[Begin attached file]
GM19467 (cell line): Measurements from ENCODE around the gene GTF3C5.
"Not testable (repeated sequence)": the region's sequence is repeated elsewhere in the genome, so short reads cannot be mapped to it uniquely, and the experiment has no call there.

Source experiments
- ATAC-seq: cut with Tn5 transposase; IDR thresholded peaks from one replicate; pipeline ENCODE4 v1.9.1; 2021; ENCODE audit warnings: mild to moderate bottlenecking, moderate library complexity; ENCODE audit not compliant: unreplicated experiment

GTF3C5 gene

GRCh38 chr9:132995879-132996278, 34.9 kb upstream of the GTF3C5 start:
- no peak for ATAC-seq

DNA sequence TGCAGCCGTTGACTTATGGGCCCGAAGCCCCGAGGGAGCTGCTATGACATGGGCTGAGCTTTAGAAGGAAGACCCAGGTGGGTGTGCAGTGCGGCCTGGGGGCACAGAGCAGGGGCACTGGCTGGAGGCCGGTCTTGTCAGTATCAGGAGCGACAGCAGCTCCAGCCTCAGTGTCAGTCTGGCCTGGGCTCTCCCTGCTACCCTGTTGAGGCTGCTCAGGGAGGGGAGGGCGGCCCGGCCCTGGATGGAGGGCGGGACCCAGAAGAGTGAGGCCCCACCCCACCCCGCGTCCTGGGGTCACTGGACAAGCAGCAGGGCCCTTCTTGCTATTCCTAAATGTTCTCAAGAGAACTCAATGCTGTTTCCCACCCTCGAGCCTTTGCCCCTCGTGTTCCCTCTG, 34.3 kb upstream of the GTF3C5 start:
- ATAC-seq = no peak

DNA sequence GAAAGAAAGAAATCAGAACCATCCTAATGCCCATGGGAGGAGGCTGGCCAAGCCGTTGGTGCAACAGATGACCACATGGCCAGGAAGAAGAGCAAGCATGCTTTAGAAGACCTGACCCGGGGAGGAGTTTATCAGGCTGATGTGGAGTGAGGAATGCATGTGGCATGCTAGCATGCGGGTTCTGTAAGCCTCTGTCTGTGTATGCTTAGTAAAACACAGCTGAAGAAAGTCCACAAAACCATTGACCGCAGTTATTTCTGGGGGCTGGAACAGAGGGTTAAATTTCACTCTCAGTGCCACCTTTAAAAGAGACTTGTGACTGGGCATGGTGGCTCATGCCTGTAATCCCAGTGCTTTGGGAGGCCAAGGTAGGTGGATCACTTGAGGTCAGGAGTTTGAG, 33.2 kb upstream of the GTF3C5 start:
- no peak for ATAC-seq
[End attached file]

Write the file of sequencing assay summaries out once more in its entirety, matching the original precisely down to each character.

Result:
GM19467 (cell line): Measurements from ENCODE around the gene GTF3C5.
"Not testable (repeated sequence)": the region's sequence is repeated elsewhere in the genome, so short reads cannot be mapped to it uniquely, and the experiment has no call there.

Source experiments
- ATAC-seq: cut with Tn5 transposase; IDR thresholded peaks from one replicate; pipeline ENCODE4 v1.9.1; 2021; ENCODE audit warnings: mild to moderate bottlenecking, moderate library complexity; ENCODE audit not compliant: unreplicated experiment

GTF3C5 gene

GRCh38 chr9:132995879-132996278, 34.9 kb upstream of the GTF3C5 start:
- no peak for ATAC-seq

DNA sequence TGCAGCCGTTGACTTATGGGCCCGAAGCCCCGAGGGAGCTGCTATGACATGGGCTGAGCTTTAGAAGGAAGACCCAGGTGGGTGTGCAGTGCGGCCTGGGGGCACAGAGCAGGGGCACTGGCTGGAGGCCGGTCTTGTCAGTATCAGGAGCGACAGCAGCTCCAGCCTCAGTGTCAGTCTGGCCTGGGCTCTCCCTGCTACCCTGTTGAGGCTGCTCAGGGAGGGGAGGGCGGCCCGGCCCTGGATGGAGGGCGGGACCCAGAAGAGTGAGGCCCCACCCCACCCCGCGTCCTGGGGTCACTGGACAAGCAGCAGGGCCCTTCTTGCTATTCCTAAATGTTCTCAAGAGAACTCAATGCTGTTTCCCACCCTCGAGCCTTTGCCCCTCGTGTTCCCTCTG, 34.3 kb upstream of the GTF3C5 start:
- ATAC-seq = no peak

DNA sequence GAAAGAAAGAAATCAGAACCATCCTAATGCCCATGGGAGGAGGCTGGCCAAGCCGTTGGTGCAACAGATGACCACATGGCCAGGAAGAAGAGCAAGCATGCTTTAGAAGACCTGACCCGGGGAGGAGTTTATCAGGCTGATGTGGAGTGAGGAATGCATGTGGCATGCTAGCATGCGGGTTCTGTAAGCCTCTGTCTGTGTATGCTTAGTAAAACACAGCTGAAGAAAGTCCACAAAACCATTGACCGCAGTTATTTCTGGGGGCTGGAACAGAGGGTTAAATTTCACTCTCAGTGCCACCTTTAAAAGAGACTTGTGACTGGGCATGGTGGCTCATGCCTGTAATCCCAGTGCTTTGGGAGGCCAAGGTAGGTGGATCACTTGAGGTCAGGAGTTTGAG, 33.2 kb upstream of the GTF3C5 start:
- no peak for ATAC-seq